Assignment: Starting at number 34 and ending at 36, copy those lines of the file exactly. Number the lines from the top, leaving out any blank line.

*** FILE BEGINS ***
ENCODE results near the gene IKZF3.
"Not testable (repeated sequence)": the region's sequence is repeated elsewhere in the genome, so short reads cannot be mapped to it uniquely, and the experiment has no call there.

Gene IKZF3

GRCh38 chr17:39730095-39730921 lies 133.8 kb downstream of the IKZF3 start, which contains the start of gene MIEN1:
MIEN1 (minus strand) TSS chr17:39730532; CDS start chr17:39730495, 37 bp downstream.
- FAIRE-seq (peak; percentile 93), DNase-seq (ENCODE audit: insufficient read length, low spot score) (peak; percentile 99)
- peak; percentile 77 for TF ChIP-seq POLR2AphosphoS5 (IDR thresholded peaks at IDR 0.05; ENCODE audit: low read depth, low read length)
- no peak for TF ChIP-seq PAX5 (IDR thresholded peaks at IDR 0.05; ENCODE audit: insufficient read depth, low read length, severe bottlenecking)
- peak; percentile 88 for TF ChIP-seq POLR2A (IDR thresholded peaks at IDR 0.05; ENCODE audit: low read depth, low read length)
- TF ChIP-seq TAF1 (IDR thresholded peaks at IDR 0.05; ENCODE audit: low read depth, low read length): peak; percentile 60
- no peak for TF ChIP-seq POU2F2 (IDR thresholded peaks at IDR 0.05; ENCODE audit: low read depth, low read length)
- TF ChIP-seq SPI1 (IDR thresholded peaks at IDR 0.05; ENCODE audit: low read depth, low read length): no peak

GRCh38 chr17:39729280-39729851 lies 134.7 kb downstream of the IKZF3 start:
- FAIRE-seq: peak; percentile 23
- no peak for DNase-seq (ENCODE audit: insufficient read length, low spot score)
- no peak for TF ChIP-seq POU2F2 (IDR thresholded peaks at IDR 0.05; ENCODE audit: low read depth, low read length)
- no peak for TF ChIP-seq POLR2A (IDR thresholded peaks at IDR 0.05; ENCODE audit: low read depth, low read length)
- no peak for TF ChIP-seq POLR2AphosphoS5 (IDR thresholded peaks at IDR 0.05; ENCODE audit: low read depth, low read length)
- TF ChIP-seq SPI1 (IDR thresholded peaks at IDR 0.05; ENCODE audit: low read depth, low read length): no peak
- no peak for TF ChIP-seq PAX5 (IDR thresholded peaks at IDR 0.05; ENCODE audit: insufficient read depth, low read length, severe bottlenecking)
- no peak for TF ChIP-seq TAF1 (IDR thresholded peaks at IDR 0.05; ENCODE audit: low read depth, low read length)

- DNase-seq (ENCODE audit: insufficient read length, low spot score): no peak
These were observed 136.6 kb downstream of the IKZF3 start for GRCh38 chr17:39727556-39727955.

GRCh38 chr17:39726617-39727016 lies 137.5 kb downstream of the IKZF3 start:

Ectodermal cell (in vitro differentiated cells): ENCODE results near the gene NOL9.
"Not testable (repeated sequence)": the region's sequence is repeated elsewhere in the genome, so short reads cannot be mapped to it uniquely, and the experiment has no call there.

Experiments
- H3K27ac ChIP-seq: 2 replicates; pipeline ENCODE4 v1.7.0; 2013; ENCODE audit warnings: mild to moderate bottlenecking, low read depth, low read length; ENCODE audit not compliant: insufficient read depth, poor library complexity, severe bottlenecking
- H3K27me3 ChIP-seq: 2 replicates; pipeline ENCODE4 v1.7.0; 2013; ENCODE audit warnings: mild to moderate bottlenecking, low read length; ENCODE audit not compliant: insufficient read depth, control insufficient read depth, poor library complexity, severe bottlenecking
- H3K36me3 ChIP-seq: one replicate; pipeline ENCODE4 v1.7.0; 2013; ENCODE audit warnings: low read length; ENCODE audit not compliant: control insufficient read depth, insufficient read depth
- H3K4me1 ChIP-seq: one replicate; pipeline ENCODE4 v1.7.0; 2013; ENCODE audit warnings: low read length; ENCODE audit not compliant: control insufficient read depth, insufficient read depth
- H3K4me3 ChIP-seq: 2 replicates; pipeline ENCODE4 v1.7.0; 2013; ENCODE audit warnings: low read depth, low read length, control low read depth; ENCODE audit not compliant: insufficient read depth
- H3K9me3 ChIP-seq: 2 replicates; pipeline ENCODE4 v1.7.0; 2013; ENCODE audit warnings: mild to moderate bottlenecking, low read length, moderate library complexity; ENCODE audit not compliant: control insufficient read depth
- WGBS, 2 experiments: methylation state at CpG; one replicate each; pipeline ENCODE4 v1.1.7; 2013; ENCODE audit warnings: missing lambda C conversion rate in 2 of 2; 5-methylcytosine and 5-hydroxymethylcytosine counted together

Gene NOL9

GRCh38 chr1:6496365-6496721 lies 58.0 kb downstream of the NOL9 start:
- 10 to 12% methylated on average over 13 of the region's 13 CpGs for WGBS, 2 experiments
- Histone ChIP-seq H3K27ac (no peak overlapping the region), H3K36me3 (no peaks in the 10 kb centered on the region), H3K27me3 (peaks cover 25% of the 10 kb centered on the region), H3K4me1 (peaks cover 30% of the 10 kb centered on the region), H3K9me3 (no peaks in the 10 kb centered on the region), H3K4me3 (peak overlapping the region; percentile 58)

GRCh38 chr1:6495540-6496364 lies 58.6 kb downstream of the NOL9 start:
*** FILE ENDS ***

- WGBS, 2 experiments: methylation state at CpG; one replicate each; pipeline ENCODE4 v1.1.7; 2013; ENCODE audit warnings: missing lambda C conversion rate in 2 of 2; 5-methylcytosine and 5-hydroxymethylcytosine counted together

Gene NOL9

GRCh38 chr1:6496365-6496721 lies 58.0 kb downstream of the NOL9 start: